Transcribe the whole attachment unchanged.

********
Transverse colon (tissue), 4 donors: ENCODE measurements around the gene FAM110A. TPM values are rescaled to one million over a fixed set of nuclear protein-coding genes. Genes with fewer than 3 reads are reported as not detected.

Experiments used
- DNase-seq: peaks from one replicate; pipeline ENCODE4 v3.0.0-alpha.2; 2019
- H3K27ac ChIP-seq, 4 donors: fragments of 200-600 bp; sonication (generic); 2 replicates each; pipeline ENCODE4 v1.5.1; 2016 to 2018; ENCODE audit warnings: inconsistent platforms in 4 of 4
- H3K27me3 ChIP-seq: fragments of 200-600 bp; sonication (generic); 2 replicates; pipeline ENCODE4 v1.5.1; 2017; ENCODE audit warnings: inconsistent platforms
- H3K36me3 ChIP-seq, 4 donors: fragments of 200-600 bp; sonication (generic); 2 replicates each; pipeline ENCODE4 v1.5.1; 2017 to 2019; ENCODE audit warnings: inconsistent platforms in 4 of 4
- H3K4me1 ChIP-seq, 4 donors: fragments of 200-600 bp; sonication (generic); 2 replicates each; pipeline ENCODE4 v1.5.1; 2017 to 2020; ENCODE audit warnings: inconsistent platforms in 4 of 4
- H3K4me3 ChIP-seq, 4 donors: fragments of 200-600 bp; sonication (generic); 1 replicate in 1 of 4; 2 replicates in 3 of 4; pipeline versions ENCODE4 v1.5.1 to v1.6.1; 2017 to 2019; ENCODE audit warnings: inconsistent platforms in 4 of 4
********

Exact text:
Transverse colon (tissue), 4 donors: ENCODE measurements around the gene FAM110A. TPM values are rescaled to one million over a fixed set of nuclear protein-coding genes. Genes with fewer than 3 reads are reported as not detected.

Experiments used
- DNase-seq: peaks from one replicate; pipeline ENCODE4 v3.0.0-alpha.2; 2019
- H3K27ac ChIP-seq, 4 donors: fragments of 200-600 bp; sonication (generic); 2 replicates each; pipeline ENCODE4 v1.5.1; 2016 to 2018; ENCODE audit warnings: inconsistent platforms in 4 of 4
- H3K27me3 ChIP-seq: fragments of 200-600 bp; sonication (generic); 2 replicates; pipeline ENCODE4 v1.5.1; 2017; ENCODE audit warnings: inconsistent platforms
- H3K36me3 ChIP-seq, 4 donors: fragments of 200-600 bp; sonication (generic); 2 replicates each; pipeline ENCODE4 v1.5.1; 2017 to 2019; ENCODE audit warnings: inconsistent platforms in 4 of 4
- H3K4me1 ChIP-seq, 4 donors: fragments of 200-600 bp; sonication (generic); 2 replicates each; pipeline ENCODE4 v1.5.1; 2017 to 2020; ENCODE audit warnings: inconsistent platforms in 4 of 4
- H3K4me3 ChIP-seq, 4 donors: fragments of 200-600 bp; sonication (generic); 1 replicate in 1 of 4; 2 replicates in 3 of 4; pipeline versions ENCODE4 v1.5.1 to v1.6.1; 2017 to 2019; ENCODE audit warnings: inconsistent platforms in 4 of 4